Stanford is one of the world’s leading teaching and research universities.
It is known for its innovative academics, rich diversity, entrepreneurial character, and relationship to Silicon Valley.
With areas of excellence ranging from the humanities to social sciences to engineering, Stanford is dedicated to finding solutions to big challenges and preparing students for leadership in a complex world.
A Stanford undergraduate education is rigorous and defined by the inherent freedom and flexibility enjoyed by students as they delve into the subjects about which they are most passionate—forging meaningful relationships with their talented peers and lauded faculty along the way.
Grounded in the liberal arts, the Stanford curriculum is designed to achieve balance between depth of knowledge acquired through specialization and breadth of knowledge gained through exploration. It permits each student to plan an individual program of study that takes into account personal educational goals, prior experience, and future aims. And it is an education that broadens the student’s understanding and awareness in each of the major areas of the human experience, significantly deepens understanding, and prepares him or her for a lifetime of continual learning.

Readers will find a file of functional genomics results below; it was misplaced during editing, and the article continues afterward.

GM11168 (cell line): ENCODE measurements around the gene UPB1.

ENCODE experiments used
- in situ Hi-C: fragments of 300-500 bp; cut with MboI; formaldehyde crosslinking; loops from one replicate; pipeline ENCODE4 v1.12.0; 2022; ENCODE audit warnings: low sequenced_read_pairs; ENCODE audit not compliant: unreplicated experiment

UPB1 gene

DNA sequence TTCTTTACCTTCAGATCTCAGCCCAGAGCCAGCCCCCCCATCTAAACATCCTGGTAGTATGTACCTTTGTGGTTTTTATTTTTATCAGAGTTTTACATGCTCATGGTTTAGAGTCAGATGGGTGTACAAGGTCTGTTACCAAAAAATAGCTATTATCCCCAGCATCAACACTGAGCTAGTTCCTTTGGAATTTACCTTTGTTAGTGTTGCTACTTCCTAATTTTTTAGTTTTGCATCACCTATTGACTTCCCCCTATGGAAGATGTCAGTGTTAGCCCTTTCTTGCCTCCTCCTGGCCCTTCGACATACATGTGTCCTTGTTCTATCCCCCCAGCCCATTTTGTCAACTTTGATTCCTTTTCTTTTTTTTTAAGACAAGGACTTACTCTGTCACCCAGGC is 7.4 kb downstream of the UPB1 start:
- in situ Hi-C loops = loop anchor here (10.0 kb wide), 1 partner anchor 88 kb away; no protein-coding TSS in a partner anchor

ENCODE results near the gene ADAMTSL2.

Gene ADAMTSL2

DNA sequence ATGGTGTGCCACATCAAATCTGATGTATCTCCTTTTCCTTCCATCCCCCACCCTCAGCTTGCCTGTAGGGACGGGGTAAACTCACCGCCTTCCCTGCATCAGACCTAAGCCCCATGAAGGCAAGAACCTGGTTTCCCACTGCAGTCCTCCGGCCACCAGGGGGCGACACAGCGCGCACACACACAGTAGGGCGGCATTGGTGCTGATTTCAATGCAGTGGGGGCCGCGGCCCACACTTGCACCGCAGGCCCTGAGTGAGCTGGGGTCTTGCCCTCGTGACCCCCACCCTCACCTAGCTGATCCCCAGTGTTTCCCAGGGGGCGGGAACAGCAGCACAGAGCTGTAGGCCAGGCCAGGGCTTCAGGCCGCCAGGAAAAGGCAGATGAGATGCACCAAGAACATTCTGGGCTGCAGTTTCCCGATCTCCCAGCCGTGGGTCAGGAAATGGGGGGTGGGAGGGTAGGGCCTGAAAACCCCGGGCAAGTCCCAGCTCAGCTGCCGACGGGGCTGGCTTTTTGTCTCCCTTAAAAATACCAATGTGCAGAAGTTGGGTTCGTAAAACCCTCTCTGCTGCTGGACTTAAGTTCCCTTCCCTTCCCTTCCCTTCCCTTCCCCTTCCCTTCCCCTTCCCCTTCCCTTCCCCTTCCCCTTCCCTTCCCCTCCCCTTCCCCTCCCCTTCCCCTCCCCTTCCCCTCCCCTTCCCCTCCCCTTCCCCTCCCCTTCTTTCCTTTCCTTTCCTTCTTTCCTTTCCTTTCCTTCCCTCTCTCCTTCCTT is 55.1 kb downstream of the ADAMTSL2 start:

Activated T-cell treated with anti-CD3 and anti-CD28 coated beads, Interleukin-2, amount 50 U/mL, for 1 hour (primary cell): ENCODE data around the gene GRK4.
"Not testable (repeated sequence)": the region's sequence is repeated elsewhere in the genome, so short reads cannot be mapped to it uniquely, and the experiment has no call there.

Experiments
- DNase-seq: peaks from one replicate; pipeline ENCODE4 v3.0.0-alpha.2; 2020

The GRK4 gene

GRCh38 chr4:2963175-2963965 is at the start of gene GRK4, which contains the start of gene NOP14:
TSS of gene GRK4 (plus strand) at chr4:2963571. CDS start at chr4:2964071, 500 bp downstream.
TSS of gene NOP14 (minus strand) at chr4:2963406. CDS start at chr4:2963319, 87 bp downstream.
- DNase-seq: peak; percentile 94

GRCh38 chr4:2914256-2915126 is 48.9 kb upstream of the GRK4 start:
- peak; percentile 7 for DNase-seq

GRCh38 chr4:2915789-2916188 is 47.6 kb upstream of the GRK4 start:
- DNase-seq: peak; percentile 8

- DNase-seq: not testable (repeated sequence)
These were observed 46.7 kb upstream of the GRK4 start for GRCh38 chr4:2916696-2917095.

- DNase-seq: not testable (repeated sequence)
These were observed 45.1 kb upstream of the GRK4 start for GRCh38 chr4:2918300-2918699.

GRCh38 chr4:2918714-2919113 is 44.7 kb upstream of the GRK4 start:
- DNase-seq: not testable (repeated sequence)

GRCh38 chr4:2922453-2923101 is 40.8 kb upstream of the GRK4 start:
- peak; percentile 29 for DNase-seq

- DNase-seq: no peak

Many students supplement this already robust education with high-level research, even as undergraduates. In fact, Stanford has more funding available for undergraduate research—more than $5.6 million per year—than most colleges or universities in the nation. Students usually write proposals (with advice from faculty sponsors) to have their projects funded, which can cover expenses such as travel and equipment and allows students to devote their full attention to their research.
Stanford students and faculty come to campus from a vast range of backgrounds and all over the world. Undergraduates represent all 50 states, and 12% are international; approximately 17% are the first in their family to attend college. But diversity at Stanford means more than geographic, racial, or ethnic differences. The Stanford community embraces a wide array of socioeconomic, religious, cultural, and educational experiences.